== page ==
“Are you ready for some repetitive brain trauma?!” Academy Award nominees Will Smith, Alec Baldwin and Albert Brooks star in Concussion.
Cast of Characters:
Dr. Bennet Omalu – Will Smith
Dr. Julian Bailes – Alec Baldwin
Prema Mutiso – Gugu Mbatha-Raw
Dr. Joseph Maroon – Arliss Howard
Dr. Elliot Pellman – Paul Reiser
Roger Goodell – Luke Wilson
Dave Duerson – Adewale Akinnuoye-Agbaje
Daniel Sullivan – Mike O’Malley
Mike Webster – David Morse
Dr. Cyril H. Wecht – Albert Brooks
Director – Peter Landesman
Screenplay – Peter Landesman
Based on the article “Game Brain” by Jeanne Marie Laskas
Producer – Ridley Scott, Giannina Scott, David Woltroff, Larry Shuman & Elizabeth Cantillon
Rated PG-13 for thematic material including some disturbing images, and language
Following the death of former Pittsburgh Steelers legend Mike Webster (David Morse), Dr. Bennet Omalu (Will Smith), the pathologist performing Webster’s autopsy, discovers a disorder that will shake up the sports world: Chronic Traumatic Encephalopathy (CTE). As more cases arise of former NFL players showing symptoms similar to Webster’s, Omalu’s concerns grow over the game of football and its connection to CTE; however, his desire to have his concerns heard will not be met without a fight from the heads of the National Football League.
Concussion isn’t just timely due to the Superbowl being six weeks away, but also ’cause of the recent tragic deaths of former NFL players Andre Waters, Dave Duerson, Terry Long, Justin Strzelczyk and Hall-of-Famers Mike Webster and Junior Seau. All said players have died within the past 10-15 years (five of which were suicides), and more importantly, all have been posthumously diagnosed with CTE.
The NFL’s concussion issue isn’t an easy one to answer. You’re never gonna ban the NFL (and as a fan of the game, that’s a stupid suggestion, one that might as well lead to the banning of boxing which is just as brutal a sport), and I don’t share Omalu’s concern that kids under 18 shouldn’t be permitted to play football. But it’s also foolish to say there isn’t a concussion problem in the league, even if the solution isn’t as clear-cut as everyone wishes it could be. Likewise, writer/director Peter Landesman’s Concussion also acknowledges the ever-growing problem within the game, but doesn’t go so far as providing a definitive answer as to what should be done.
Concussion is at its strongest when it focuses on Omalu’s research that would lead to his discover of CTE, and his fight to get his findings heard. Landesman’s approach is one that thankfully doesn’t play it safe or sugarcoat the attempts the NFL made to deny Omalu’s work, even if its “little man vs. the big corrupt system” narrative gets a little more melodramatic than it needs to be (threatening calls play like they belong in When a Stranger Calls and a scene involving Omalu’s pregnant wife trying to elude a tailing car comes off as absurd). Despite these overly dramatic missteps, Omalu’s path toward his important medical discovery makes for a compelling piece of drama.
The film’s primary stumbling block is what differentiates a good film like itself from a great film like Spotlight. Where Tom McCarthy’s film followed its investigative journey with razor-sharp focus, Concussion‘s romantic subplot between Omalu and his eventual wife is given too much time which reduces the overall impact of the film’s conflict (Gugu Mbatha-Raw is a talented actress, but she unfortunately gets nothing more to do than dish out one too many “Don’t give up!” speeches to her husband).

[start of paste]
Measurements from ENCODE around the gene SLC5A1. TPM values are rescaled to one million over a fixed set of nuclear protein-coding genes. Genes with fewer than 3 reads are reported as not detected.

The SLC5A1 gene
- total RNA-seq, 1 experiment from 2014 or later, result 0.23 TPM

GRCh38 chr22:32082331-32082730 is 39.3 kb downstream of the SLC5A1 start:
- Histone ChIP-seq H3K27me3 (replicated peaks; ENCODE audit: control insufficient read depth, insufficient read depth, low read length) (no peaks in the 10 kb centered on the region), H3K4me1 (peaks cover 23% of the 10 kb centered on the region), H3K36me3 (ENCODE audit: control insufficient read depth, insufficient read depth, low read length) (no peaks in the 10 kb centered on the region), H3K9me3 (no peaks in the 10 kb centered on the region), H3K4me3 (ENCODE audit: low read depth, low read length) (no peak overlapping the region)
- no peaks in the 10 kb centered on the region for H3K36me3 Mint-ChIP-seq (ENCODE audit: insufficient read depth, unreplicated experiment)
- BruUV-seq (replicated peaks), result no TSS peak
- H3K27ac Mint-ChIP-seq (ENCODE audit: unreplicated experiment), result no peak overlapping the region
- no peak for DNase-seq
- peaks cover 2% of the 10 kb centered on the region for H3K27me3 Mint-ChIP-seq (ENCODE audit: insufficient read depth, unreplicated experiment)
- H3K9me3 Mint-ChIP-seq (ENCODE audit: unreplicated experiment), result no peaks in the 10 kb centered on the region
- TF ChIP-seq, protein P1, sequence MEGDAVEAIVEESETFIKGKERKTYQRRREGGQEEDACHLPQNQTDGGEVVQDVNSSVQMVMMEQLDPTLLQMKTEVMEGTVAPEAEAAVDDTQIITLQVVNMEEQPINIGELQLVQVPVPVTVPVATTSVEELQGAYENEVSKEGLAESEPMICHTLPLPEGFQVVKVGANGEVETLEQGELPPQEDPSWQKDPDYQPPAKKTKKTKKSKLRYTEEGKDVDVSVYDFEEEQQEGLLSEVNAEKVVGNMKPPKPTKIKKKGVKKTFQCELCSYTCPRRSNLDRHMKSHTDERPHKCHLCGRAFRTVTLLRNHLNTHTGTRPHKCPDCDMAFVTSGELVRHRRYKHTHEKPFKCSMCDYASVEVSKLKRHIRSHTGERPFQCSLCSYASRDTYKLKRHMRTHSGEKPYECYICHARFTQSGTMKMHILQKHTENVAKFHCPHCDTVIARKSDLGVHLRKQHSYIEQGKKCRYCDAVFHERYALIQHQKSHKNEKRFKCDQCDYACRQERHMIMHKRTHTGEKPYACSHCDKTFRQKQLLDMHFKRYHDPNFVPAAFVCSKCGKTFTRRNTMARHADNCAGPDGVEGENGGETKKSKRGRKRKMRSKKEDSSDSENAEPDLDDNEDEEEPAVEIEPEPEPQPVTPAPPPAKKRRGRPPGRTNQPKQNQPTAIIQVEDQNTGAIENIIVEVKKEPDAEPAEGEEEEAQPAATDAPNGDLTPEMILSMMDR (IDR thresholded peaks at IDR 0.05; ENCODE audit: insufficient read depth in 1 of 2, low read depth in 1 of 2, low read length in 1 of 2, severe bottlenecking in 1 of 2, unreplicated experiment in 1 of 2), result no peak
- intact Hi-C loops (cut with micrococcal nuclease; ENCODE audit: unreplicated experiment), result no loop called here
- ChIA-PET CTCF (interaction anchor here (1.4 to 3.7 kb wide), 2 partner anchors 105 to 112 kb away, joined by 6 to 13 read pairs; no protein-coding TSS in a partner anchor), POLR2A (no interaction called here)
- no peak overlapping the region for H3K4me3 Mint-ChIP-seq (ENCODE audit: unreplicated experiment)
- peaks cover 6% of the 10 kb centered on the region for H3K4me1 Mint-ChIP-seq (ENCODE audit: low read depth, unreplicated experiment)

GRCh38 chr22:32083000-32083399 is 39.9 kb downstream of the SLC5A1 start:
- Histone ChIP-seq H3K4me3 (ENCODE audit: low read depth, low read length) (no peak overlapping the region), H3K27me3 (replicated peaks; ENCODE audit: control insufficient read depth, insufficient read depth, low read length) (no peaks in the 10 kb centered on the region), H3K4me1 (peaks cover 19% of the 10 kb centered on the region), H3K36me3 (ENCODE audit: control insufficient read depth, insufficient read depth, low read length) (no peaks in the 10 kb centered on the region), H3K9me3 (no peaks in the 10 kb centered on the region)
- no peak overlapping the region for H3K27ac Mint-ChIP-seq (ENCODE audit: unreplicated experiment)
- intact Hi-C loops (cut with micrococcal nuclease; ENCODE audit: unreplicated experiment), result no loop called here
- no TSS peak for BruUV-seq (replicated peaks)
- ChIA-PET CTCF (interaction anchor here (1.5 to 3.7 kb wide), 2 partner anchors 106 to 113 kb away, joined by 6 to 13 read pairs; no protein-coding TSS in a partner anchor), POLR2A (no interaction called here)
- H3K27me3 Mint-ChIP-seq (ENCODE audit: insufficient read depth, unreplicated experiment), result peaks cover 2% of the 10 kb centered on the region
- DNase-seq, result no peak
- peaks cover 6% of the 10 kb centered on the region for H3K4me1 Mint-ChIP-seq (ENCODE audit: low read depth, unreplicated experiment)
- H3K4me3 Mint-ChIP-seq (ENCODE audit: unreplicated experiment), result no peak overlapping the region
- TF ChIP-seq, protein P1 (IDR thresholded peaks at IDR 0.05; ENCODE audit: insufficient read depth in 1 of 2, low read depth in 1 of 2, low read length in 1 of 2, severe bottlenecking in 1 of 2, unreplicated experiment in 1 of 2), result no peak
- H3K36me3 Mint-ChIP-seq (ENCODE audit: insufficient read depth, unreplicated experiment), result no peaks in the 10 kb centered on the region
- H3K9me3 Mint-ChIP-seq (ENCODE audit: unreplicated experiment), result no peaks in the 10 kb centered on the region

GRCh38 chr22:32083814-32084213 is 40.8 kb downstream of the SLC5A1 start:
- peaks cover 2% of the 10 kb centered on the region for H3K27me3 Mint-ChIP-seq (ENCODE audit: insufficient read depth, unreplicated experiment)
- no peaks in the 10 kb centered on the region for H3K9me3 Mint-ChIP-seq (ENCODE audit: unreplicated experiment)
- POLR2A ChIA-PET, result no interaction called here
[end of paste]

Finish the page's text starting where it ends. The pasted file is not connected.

As Dr. Omalu, a hero who’s fully aware that become a hero means creating some enemies along the way, Will Smith goes all-in and gives his best performance since The Pursuit of Happyness. Those worried about whether his faux-Nigerian accent would turn out to be a distraction need not worry. Smith’s transformation is credible, applying his trademark charisma to a more restrained, modulated effort than we’ve gotten from him before. Whether he’ll land his third Best Actor nod as the buzz he’s getting assumes he will remains to be seen, but he’s fully deserving of it if his name gets listed as one of the five nominees.
Though Smith is the big performance draw here, save a woefully miscast Luke Wilson as Roger Goodell (his appearance is nothing more than an extended cameo, so it’s not exactly a deal breaker), he’s given some solid backup from a terrific supporting cast. Alec Baldwin is terrific as a former NFL team doctor who sees both the barbarity and the beauty of the game, but is filled with regret over not doing enough back when he could’ve. The invaluable Albert Brooks is great as Omalu’s mentor, who sides with his protege, but warns him that he’s going up against not just any company, but the company that owns “the day of the week”.
Though he only shows up in just a handful of scenes, David Morse gives an absolutely heartbreaking turn as the former Steelers legend Mike Webster. Morse’s performance is the most effective at illustrating the devastating effects of CTE, and it’s a testament to how good he is here that he can turn a small amount of screen time into a memorable appearance.
Though it tries a little too hard to be greater than the story already allows it to be by playing up the melodrama, Concussion is still a gutsy enough look at an issue plaguing the professional sports world today, and benefits first and foremost from one of Will Smith’s finest performances. Had it have cut the extraneous story fat and maybe one or two redundant speeches about what it means to be an American, this could’ve been a stronger film, perhaps even an award contender. Still, in spite of its issues, when it focuses on Omalu’s research of the toll CTE takes on some of America’s fiercest competitors, it’s riveting drama.
I give Concussion a B (★★★).